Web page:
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There is a significant ongoing experimental effort to search for new hadrons with masses in the GeV range. This is used to find the spectra of QCD bound states, with a particular emphasis on finding exotic resonances such as the tetraquark. To my knowledge, they have not found any state whose mass is in contradiction with the theoretical prediction using lattice QCD thus far (though e.g., there are a few tetraquark candidates, such objects are not in conflict with lattice predictions).

These searches are clearly very important as they confirm our understanding of QCD and in particular, they verify the validity of lattice QCD, which can subsequently be used to study new phenomena. But my question is, are there any mainstream new physics scenarios which predict a deviation in the spectra of QCD and could be found at for example, LHCb?

EDIT: I'm interested in changes to the low energy ($\sim$ GeV) bound state spectrum measured by these experiments

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  • $\begingroup$ I am not a theorist, so I can only give a gut-feeling answer. I think the model for the color force is pretty solid at this point. Like conventional nuclear physics it suffers from numerical prediction problems but lattice qcd seems to have made real progress. The "IR end" of the standard model is probably close to watertight at this point. The vital questions of interest are still at the electroweak scale (precision characterization of the Higgs) and whether there is any new physics at the TeV scale. It doesn't seem to look good at that end, but the next LHC run will answer that. $\endgroup$ – CuriousOne Jan 6 '15 at 13:49
  • $\begingroup$ Sorry misread your question (didn't see the b in LHCb), so I now see my answer isn't appropriate! Hope someone with expertise in GeV scale physics has an answer - I'd be interested to see it. $\endgroup$ – Edward Hughes Jan 6 '15 at 14:21
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There are none. The reason is that the mainstream extensions of the Standard Model leave its gauge group intact at LHC energies and only add matter to the spectrum.

Such a modification will not lead to new hadronic states. Exotic particles with masses comparable to quark masses are mostly excluded (unless there is some intricate hiding scheme, e.g. for light stops).

In general mingling with the ingredients of the low energy bound spectrum is both "dangerous" and not very fruitful from a model building point of view - the low energies is not where the SM has its troubles; on the contrary it is the low energy bound spectrum where the Standard Model shines.

tl;dr:

Since there is no need (and little room) to build models affecting the low energy spectrum nobody does.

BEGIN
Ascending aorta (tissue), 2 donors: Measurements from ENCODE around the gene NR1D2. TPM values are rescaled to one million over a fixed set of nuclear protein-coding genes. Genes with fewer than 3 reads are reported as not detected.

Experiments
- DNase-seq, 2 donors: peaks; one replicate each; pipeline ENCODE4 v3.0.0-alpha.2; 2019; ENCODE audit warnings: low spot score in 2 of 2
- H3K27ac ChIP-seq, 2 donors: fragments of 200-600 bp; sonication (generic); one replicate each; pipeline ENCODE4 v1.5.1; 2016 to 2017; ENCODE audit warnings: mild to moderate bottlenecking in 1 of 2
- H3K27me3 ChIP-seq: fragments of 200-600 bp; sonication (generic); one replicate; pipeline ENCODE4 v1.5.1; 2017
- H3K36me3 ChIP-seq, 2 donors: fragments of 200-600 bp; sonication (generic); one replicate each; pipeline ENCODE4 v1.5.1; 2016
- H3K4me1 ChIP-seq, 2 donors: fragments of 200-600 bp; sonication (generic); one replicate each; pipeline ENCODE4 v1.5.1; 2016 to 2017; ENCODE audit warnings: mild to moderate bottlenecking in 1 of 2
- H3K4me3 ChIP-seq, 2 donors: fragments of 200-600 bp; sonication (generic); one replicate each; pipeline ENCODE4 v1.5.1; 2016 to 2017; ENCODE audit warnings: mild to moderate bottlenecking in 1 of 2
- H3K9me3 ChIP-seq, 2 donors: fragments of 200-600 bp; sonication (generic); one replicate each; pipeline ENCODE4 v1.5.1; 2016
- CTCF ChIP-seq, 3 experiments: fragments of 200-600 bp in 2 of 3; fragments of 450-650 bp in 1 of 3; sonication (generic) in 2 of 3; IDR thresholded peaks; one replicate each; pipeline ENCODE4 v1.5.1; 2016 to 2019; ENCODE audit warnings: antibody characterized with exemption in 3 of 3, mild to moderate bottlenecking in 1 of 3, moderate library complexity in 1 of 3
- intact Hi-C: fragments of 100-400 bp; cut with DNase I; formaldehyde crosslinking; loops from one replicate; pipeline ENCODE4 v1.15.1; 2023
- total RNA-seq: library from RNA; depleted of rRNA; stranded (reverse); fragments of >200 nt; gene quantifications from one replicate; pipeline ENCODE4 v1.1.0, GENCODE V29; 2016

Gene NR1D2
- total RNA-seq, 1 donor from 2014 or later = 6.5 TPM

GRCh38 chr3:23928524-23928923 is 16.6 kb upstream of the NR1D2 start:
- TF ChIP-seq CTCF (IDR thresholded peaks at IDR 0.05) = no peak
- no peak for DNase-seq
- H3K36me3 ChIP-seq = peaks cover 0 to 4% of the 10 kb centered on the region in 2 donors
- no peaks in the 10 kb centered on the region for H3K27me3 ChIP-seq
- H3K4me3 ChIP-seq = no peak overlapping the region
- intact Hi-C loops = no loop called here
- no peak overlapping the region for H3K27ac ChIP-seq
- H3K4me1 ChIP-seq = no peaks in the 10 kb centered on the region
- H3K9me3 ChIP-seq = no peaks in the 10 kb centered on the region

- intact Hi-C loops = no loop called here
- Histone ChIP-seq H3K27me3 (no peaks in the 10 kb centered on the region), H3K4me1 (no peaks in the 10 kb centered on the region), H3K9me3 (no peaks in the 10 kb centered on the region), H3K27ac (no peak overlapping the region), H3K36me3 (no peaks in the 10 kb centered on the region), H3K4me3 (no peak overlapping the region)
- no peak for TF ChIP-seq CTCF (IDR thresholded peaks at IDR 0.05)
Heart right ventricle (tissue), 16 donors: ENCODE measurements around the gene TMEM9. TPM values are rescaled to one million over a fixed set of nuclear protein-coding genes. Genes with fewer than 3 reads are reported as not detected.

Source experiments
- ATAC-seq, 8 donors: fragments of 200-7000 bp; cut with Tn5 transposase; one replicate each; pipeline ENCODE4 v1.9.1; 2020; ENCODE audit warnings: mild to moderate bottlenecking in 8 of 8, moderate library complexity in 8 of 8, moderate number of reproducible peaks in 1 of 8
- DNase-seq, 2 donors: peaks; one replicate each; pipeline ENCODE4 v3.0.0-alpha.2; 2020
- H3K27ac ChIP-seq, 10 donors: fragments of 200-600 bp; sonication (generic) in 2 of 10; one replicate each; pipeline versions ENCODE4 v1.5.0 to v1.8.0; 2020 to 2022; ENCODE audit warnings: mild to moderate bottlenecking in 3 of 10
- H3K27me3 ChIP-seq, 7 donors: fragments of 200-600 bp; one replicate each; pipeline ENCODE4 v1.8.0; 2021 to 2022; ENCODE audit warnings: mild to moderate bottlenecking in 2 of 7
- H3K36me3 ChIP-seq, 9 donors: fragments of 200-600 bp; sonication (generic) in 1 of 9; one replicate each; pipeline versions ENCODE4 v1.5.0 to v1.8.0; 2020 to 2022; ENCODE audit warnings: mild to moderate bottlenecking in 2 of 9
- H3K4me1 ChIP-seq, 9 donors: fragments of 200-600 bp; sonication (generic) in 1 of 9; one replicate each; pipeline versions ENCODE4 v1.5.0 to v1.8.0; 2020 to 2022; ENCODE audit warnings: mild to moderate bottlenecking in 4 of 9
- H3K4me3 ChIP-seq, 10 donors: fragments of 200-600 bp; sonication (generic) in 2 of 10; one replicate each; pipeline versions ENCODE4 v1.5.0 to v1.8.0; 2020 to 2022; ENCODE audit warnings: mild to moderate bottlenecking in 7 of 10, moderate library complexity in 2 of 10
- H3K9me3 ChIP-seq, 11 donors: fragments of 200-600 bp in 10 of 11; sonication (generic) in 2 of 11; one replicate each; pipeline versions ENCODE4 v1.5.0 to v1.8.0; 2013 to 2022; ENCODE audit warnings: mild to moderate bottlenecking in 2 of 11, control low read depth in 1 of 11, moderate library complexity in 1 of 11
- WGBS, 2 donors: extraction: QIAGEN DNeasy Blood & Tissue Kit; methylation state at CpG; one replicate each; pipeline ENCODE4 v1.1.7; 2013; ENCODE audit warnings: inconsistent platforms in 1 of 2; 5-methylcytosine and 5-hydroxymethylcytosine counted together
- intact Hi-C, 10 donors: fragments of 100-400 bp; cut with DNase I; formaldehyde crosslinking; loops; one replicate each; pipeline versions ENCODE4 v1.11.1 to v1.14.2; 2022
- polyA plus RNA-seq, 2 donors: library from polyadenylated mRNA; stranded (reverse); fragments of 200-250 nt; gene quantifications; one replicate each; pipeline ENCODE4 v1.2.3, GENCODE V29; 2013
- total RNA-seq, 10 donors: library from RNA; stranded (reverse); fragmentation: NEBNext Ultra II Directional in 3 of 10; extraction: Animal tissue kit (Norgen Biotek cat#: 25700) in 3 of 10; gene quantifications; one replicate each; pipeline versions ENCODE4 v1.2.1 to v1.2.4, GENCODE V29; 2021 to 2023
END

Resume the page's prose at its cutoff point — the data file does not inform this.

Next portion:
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Some popular supersymmetric extensions of the Standard Model predict masses of the squarks (superpartners of the quarks) that could be detected with the LHC.

If you mean any mainstream model that predicts a different mass spectrum of the quarks than observed at LHC? I don't know of such a model and if there would be any I would say it conflicts experimental data and won't become mainstream for that reason anyway.

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  • $\begingroup$ Thanks for the response, but I'm interested in effects to the low energy bound state spectrum. I am well aware of the searches done by CMS and ATLAS $\endgroup$ – JeffDror Jan 14 '15 at 11:13
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If you mention about exotic state hadrons which are composite of two anti quarks and two quarks, yes there are some new observations. The recent and approved one is Z(4430) which observed by LHCb group from CERN http://home.web.cern.ch/about/updates/2014/04/lhcb-confirms-existence-exotic-hadrons It consists $c^-cdu^-$ quarks and anti quarks.

There is also an on-going research from CMS group which is not approved yet, but supported by a group from Fermilab as well, they expect to see resonance through the $B^±$ meson decays and called the observed particle Y(4140) http://news.discovery.com/space/lhc-spots-mysterious-y4140-particle-121120.htm

These new hadrons are mostly called by their own mass as Y(4140) $mass = 4.4140 GeV/c^2$ and Z(4430) $mass = 4.430 GeV/c^2$ and we would say they are in low energy scale

I am not theoretical physicist mostly works experimental but I know the importance of these kind of hadrons because they seem like two mesons compositions but theoretically they are not at all.

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  • $\begingroup$ Thanks for the response, but I wouldn't consider the tetraquark states new physics. They are still QCD but just with a quark structure we've never seen before. $\endgroup$ – JeffDror Jan 14 '15 at 11:14
  • $\begingroup$ Could you please emphasize what you mean by "new hadron" ? $\endgroup$ – aQuestion Jan 14 '15 at 11:26
  • $\begingroup$ I meant either a "hadron" composed of a new particle not in the SM, or shifts the the mass spectrum of hadrons due to virtual corrections of new BSM particles. A tetraquark is still bound with QCD interactions, just with not-yet-seen group structure. $\endgroup$ – JeffDror Jan 14 '15 at 11:35

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